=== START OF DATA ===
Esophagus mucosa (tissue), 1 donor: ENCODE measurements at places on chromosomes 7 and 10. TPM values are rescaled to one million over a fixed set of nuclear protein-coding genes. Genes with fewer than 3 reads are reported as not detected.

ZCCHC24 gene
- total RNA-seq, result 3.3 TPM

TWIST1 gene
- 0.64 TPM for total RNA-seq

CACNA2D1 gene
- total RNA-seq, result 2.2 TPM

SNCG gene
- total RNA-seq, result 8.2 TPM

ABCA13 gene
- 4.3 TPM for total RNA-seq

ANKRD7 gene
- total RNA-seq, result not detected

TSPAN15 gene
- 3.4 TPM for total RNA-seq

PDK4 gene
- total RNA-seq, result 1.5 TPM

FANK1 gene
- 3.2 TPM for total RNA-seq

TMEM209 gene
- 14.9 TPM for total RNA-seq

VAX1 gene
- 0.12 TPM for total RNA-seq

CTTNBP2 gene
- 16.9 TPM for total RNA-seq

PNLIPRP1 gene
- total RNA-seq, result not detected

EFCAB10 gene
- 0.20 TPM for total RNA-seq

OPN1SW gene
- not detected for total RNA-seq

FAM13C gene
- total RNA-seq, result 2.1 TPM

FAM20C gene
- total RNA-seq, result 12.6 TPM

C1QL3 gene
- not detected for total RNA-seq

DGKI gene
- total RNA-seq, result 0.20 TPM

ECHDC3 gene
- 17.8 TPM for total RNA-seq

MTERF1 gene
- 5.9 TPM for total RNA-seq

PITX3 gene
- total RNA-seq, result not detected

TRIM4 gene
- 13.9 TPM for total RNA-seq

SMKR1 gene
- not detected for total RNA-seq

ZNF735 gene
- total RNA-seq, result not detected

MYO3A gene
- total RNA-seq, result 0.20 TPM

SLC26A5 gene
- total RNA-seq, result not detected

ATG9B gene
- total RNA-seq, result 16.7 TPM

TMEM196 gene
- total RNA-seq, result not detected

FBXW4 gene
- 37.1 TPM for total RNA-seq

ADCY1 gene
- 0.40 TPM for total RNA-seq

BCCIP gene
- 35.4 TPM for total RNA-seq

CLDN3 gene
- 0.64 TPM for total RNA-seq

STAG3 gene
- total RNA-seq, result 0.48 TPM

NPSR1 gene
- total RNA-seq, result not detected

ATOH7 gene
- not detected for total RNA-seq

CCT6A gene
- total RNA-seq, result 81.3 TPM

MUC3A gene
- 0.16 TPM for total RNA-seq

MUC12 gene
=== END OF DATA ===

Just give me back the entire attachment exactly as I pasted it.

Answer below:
Esophagus mucosa (tissue), 1 donor: ENCODE measurements at places on chromosomes 7 and 10. TPM values are rescaled to one million over a fixed set of nuclear protein-coding genes. Genes with fewer than 3 reads are reported as not detected.

ZCCHC24 gene
- total RNA-seq, result 3.3 TPM

TWIST1 gene
- 0.64 TPM for total RNA-seq

CACNA2D1 gene
- total RNA-seq, result 2.2 TPM

SNCG gene
- total RNA-seq, result 8.2 TPM

ABCA13 gene
- 4.3 TPM for total RNA-seq

ANKRD7 gene
- total RNA-seq, result not detected

TSPAN15 gene
- 3.4 TPM for total RNA-seq

PDK4 gene
- total RNA-seq, result 1.5 TPM

FANK1 gene
- 3.2 TPM for total RNA-seq

TMEM209 gene
- 14.9 TPM for total RNA-seq

VAX1 gene
- 0.12 TPM for total RNA-seq

CTTNBP2 gene
- 16.9 TPM for total RNA-seq

PNLIPRP1 gene
- total RNA-seq, result not detected

EFCAB10 gene
- 0.20 TPM for total RNA-seq

OPN1SW gene
- not detected for total RNA-seq

FAM13C gene
- total RNA-seq, result 2.1 TPM

FAM20C gene
- total RNA-seq, result 12.6 TPM

C1QL3 gene
- not detected for total RNA-seq

DGKI gene
- total RNA-seq, result 0.20 TPM

ECHDC3 gene
- 17.8 TPM for total RNA-seq

MTERF1 gene
- 5.9 TPM for total RNA-seq

PITX3 gene
- total RNA-seq, result not detected

TRIM4 gene
- 13.9 TPM for total RNA-seq

SMKR1 gene
- not detected for total RNA-seq

ZNF735 gene
- total RNA-seq, result not detected

MYO3A gene
- total RNA-seq, result 0.20 TPM

SLC26A5 gene
- total RNA-seq, result not detected

ATG9B gene
- total RNA-seq, result 16.7 TPM

TMEM196 gene
- total RNA-seq, result not detected

FBXW4 gene
- 37.1 TPM for total RNA-seq

ADCY1 gene
- 0.40 TPM for total RNA-seq

BCCIP gene
- 35.4 TPM for total RNA-seq

CLDN3 gene
- 0.64 TPM for total RNA-seq

STAG3 gene
- total RNA-seq, result 0.48 TPM

NPSR1 gene
- total RNA-seq, result not detected

ATOH7 gene
- not detected for total RNA-seq

CCT6A gene
- total RNA-seq, result 81.3 TPM

MUC3A gene
- 0.16 TPM for total RNA-seq

MUC12 gene